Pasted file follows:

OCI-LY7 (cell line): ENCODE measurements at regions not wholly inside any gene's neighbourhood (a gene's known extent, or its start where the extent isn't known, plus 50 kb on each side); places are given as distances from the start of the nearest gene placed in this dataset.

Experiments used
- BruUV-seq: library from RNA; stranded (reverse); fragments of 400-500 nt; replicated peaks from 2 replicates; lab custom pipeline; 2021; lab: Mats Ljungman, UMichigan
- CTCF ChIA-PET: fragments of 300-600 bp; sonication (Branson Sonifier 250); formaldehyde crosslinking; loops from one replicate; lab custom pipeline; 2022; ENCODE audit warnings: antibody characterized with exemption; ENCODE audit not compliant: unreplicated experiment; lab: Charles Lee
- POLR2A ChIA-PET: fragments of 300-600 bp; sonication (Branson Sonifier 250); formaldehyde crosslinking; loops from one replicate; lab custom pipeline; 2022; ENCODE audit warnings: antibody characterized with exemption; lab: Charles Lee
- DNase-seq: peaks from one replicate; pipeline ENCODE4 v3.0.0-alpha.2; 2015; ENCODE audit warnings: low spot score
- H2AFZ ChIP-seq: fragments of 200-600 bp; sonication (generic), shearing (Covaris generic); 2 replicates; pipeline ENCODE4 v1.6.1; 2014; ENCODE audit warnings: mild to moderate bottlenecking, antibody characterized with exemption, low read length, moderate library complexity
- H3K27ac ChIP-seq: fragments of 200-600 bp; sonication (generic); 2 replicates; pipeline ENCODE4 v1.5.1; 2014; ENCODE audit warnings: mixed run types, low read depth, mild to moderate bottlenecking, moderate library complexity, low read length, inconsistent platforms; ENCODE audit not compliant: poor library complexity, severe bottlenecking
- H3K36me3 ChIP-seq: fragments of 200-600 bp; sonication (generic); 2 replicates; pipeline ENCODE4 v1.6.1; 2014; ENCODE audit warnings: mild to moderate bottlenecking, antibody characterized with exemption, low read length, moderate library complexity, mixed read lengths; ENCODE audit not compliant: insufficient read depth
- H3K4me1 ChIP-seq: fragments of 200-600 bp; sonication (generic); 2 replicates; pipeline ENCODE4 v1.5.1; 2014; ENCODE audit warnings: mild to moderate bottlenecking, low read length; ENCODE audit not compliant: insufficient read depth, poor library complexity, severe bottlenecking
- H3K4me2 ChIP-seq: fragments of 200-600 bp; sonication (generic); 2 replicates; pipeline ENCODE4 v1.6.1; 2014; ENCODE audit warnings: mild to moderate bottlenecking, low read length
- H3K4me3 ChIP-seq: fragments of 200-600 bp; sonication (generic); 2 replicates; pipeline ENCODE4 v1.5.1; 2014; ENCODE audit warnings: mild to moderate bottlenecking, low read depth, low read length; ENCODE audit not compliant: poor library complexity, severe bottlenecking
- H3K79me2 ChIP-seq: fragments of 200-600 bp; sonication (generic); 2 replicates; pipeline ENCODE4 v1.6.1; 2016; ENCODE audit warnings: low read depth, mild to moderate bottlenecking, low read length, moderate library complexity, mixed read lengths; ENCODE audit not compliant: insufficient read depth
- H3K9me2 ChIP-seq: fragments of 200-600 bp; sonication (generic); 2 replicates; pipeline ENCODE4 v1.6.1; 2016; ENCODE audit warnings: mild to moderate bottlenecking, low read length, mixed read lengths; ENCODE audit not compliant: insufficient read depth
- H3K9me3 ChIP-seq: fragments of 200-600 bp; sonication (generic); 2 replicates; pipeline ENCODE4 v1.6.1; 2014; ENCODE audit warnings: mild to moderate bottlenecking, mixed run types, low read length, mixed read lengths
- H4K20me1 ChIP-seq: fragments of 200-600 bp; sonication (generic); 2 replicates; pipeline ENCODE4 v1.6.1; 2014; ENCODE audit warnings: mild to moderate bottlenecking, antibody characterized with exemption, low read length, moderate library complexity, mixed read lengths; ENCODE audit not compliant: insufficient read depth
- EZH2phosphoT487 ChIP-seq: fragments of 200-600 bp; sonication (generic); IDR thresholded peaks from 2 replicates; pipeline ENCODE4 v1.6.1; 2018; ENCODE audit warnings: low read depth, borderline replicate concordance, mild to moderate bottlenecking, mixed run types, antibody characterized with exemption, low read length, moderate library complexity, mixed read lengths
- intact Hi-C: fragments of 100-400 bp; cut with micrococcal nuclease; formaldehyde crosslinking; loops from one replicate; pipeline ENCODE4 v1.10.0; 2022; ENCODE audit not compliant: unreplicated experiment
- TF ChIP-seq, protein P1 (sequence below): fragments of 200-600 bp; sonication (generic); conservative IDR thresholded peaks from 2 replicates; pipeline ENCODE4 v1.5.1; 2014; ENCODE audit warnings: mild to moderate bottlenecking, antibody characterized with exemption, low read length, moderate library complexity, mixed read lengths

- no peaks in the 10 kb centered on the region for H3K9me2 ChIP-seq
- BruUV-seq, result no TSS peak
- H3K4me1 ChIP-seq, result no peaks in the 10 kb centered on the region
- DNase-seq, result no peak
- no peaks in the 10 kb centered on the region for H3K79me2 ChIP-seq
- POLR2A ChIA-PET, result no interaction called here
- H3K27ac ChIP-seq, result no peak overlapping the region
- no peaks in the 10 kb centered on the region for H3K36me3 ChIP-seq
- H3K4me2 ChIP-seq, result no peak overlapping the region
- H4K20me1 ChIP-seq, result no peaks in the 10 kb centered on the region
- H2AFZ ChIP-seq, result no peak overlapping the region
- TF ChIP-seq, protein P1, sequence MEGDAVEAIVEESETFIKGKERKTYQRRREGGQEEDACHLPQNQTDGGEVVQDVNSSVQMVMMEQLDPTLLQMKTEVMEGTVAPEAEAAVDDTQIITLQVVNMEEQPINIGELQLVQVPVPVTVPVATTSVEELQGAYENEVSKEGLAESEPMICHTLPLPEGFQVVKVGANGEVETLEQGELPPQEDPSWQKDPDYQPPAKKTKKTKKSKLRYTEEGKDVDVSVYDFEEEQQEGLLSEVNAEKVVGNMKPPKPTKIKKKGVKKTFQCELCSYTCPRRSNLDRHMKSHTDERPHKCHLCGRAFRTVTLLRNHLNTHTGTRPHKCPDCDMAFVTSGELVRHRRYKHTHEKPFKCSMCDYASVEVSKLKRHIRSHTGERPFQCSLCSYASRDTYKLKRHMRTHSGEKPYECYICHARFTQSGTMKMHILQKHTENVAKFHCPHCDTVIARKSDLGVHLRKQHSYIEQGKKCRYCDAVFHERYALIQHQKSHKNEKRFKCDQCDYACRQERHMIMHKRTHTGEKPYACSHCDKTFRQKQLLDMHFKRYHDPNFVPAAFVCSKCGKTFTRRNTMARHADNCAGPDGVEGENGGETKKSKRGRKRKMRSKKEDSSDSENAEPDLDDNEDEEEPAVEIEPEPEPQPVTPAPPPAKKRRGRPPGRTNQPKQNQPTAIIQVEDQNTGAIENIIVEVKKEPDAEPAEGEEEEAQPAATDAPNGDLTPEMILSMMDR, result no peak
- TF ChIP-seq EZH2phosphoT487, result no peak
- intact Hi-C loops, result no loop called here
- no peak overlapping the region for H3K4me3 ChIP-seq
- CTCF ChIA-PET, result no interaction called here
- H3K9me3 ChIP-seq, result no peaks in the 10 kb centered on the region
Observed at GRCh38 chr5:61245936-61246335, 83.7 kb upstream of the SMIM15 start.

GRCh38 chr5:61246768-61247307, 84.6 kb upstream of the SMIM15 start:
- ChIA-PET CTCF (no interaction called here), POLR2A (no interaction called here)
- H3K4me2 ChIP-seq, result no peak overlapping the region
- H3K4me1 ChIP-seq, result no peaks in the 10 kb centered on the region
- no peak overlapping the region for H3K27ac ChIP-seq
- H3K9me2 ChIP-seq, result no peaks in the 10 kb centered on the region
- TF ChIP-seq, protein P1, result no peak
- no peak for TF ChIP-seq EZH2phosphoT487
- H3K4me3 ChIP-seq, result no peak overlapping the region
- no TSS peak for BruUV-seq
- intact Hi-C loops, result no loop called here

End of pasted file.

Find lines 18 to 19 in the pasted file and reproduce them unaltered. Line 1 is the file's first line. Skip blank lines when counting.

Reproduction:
- intact Hi-C: fragments of 100-400 bp; cut with micrococcal nuclease; formaldehyde crosslinking; loops from one replicate; pipeline ENCODE4 v1.10.0; 2022; ENCODE audit not compliant: unreplicated experiment
- TF ChIP-seq, protein P1 (sequence below): fragments of 200-600 bp; sonication (generic); conservative IDR thresholded peaks from 2 replicates; pipeline ENCODE4 v1.5.1; 2014; ENCODE audit warnings: mild to moderate bottlenecking, antibody characterized with exemption, low read length, moderate library complexity, mixed read lengths